Vomiting can be caused by the inflammation of the GI tract, and like diarrhea, can lead to dehydration.

8. Weight gain

Weight gain is a common side effect of prednisone and is often linked to increased appetite.

9. GI ulcerations

GI ulcerations cause abdominal pain and may lead your pet to lose their appetite or vomit after eating. 

10. Pancreatitis

Pancreatitis, according to PetMD, “in dogs is an inflammatory reaction within the pancreas that can result in abdominal pain, inappetence, and vomiting.”. Dog’s that eat too many fatty foods are also at risk of pancreatitis. 

11. Lipidemia, or hyperlipidemia

Lipidemia, or hyperlipidemia, is an increase of lipids, or fats, in the blood. This condition is often linked to other diseases and disorders, or the use of medications like Prednisone. 

12. Elevated liver enzymes

Elevated liver enzymes occur when enzymes that should be in the liver leak out due to cellular damage. 

13. Diabetes mellitus

Diabetes mellitus is the more common form of diabetes in dogs and is caused by either the loss or dysfunction of the beta cells of the pancreas. The beta cells produce insulin, which is a necessary hormone for digestion.

14. Muscle wasting

Muscle wasting is one of the long-term side effects of prednisone use and simply means weak or weakening muscles. 

15. Behavioral changes

Behavioral changes can be related to prednisone use. According to PubMed, “Dogs under corticosteroid treatment were reported to be significantly less playful, more nervous/restless, more fearful/less confident, more aggressive in the presence of food, more prone to barking, more prone to startle, more prone to reacting aggressively when disturbed, and more prone to avoiding people or unusual situations.”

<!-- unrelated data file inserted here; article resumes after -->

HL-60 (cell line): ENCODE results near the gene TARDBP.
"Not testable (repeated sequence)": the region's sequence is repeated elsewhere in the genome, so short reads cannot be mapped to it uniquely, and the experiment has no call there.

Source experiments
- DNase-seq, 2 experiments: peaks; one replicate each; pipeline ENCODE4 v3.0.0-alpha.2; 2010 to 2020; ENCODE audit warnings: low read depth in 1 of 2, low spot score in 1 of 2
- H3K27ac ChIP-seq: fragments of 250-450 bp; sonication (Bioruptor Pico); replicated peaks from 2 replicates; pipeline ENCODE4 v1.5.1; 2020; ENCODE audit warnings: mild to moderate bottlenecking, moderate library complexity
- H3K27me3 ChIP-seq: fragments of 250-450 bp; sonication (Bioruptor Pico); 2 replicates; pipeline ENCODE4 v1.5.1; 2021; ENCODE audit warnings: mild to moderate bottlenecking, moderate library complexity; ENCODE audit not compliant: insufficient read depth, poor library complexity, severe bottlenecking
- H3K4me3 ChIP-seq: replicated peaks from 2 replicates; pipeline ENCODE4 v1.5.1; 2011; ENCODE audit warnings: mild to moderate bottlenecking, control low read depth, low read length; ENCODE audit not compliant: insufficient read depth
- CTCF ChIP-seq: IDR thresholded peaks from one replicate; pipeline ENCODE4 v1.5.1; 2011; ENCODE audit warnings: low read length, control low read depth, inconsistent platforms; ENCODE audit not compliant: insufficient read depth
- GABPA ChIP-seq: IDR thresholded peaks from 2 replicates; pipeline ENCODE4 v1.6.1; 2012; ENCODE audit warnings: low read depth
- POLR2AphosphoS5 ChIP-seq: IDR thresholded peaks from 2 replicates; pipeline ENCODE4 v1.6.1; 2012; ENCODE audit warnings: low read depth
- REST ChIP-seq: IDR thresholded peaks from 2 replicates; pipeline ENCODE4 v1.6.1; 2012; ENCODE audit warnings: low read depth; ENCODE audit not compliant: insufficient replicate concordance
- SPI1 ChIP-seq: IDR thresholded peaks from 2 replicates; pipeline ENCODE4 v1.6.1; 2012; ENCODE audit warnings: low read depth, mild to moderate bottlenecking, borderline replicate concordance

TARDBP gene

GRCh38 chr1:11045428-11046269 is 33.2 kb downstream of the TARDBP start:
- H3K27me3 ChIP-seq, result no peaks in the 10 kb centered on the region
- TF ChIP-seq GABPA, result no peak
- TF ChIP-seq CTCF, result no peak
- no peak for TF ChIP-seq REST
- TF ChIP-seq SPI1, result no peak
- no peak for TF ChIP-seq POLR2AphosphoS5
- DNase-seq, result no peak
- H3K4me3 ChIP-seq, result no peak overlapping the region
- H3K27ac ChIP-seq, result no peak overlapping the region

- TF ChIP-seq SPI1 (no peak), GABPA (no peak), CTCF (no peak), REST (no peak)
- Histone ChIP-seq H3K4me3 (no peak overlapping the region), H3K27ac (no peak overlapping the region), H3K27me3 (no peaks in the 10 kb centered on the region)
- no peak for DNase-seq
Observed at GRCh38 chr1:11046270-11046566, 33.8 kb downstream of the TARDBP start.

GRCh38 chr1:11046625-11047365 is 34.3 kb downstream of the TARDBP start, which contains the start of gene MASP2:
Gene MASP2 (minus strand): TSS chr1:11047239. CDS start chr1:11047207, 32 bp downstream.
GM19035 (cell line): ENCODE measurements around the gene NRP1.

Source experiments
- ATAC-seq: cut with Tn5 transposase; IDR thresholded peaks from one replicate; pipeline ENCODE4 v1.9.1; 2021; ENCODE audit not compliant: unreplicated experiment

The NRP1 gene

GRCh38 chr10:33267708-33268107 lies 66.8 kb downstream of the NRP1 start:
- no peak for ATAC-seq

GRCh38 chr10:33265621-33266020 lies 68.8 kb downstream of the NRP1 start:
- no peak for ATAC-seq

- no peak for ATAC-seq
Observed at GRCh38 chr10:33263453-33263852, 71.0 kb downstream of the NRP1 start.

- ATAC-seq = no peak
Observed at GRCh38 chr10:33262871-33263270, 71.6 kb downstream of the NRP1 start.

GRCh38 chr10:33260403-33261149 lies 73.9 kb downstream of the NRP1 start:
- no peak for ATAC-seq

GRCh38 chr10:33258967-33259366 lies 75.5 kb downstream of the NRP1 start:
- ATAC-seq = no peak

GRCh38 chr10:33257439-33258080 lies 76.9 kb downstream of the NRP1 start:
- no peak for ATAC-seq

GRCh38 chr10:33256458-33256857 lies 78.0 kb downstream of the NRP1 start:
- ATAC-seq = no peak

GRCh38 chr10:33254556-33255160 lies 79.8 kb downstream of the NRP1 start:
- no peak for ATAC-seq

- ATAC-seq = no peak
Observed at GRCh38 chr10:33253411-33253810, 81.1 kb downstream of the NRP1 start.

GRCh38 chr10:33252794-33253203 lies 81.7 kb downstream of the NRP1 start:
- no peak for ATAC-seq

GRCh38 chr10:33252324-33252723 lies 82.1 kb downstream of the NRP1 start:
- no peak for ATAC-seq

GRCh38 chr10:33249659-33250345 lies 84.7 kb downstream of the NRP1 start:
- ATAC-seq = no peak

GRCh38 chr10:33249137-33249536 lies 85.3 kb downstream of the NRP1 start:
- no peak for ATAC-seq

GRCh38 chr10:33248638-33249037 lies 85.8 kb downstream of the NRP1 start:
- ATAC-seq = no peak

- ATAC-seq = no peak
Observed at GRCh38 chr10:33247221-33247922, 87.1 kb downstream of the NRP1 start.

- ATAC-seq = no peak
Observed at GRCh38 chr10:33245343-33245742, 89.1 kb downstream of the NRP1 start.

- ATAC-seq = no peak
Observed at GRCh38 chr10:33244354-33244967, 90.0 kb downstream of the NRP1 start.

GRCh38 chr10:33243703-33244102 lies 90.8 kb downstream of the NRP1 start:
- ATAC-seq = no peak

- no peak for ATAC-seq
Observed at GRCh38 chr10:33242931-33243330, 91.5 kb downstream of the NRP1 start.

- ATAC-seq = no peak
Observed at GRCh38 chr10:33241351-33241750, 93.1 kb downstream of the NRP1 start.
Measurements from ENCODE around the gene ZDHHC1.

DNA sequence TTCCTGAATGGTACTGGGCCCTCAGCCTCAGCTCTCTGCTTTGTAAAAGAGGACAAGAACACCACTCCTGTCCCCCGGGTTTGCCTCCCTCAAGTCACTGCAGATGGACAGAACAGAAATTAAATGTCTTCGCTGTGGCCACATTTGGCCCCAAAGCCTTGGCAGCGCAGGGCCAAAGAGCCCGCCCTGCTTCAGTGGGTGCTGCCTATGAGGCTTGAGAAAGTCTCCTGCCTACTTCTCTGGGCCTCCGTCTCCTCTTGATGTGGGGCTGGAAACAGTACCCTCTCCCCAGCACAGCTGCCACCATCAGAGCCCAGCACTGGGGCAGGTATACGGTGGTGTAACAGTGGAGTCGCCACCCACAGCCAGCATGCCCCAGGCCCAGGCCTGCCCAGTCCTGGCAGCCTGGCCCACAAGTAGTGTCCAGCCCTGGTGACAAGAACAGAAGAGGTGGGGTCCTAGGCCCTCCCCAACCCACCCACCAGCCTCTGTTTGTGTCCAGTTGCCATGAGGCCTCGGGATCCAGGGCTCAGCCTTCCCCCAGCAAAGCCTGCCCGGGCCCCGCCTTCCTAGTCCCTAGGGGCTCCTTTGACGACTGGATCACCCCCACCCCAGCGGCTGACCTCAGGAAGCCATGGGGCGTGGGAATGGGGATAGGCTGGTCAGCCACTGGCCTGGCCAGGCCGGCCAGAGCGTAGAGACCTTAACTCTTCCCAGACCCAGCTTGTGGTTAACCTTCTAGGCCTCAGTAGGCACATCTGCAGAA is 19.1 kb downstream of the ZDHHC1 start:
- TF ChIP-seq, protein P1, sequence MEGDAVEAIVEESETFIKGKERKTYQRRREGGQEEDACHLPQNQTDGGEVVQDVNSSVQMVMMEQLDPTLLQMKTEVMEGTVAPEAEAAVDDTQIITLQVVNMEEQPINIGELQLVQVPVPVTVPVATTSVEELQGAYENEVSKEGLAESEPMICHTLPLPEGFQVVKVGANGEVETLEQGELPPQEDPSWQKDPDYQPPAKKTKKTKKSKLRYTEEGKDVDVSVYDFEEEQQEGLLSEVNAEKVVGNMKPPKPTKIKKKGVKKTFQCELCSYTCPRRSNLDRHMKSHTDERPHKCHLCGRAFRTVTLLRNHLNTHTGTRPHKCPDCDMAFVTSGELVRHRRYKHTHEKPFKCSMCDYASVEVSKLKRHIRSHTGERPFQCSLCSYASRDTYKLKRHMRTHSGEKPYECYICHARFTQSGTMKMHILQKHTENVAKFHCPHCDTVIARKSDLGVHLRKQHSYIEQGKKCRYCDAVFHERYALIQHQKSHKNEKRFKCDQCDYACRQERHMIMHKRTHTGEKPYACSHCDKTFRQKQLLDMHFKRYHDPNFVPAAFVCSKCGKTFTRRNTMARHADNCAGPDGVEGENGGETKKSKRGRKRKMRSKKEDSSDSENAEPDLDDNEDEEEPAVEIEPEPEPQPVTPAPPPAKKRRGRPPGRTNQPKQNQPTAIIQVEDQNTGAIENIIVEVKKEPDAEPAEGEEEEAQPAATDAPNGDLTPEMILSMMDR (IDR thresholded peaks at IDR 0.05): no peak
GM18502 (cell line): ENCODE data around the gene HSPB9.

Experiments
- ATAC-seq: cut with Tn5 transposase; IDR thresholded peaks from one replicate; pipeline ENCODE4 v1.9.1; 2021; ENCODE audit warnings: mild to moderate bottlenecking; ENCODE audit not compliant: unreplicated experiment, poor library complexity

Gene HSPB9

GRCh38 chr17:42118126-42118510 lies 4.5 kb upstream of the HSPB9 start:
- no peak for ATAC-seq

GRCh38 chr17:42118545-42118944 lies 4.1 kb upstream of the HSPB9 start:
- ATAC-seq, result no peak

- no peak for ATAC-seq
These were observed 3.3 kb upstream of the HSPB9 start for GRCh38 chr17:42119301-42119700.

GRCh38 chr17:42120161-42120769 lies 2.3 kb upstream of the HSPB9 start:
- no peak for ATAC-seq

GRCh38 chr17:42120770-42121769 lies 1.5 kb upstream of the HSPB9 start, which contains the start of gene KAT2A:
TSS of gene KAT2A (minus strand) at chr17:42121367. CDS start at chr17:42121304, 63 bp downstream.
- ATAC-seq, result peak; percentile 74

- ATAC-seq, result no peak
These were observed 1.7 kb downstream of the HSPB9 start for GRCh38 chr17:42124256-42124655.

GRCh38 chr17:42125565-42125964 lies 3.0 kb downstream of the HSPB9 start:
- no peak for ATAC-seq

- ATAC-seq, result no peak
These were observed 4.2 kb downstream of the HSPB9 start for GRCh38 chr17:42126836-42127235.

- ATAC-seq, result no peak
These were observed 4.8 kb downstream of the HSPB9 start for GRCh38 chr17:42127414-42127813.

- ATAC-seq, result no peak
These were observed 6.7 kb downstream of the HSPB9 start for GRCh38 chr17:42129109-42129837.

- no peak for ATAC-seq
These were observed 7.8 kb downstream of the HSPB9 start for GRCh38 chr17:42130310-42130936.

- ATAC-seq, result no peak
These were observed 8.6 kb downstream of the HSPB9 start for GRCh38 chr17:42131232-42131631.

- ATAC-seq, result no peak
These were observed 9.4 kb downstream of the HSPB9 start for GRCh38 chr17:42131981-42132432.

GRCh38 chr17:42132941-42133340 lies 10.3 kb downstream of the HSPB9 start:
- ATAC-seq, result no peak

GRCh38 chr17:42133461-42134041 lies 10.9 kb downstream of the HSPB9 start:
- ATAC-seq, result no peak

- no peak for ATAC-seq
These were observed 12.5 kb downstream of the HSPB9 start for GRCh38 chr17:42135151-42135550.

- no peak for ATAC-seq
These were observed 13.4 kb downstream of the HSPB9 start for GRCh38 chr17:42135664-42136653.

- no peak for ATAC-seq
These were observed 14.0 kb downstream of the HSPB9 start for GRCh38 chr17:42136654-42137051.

These serious side effects are why you must follow your vet’s instructions carefully for using Prednisone and other corticosteroids. Prednisone should only be administered under the care of a veterinarian. This is also why your vet will work to only give your dog the minimum necessary dosage of prednisone. Make sure you go to all of your follow-up vet visits after your dog has started their Prednisone treatment. If your vet thinks that your dog needs prednisone long-term, you’ll need to take your dog in for blood and urine tests every six months in order to monitor for side effects. If you notice side effects, do not stop giving your dog this medicine without first speaking to your vet, especially if your dog is on a high dose or has been on the drug for a long time. If your vet deems it time to stop, they will instruct you on how to taper off the use of the medication. While this list of side effects may seem scary, when used appropriately, prednisone can improve your dog’s quality of life and overall health.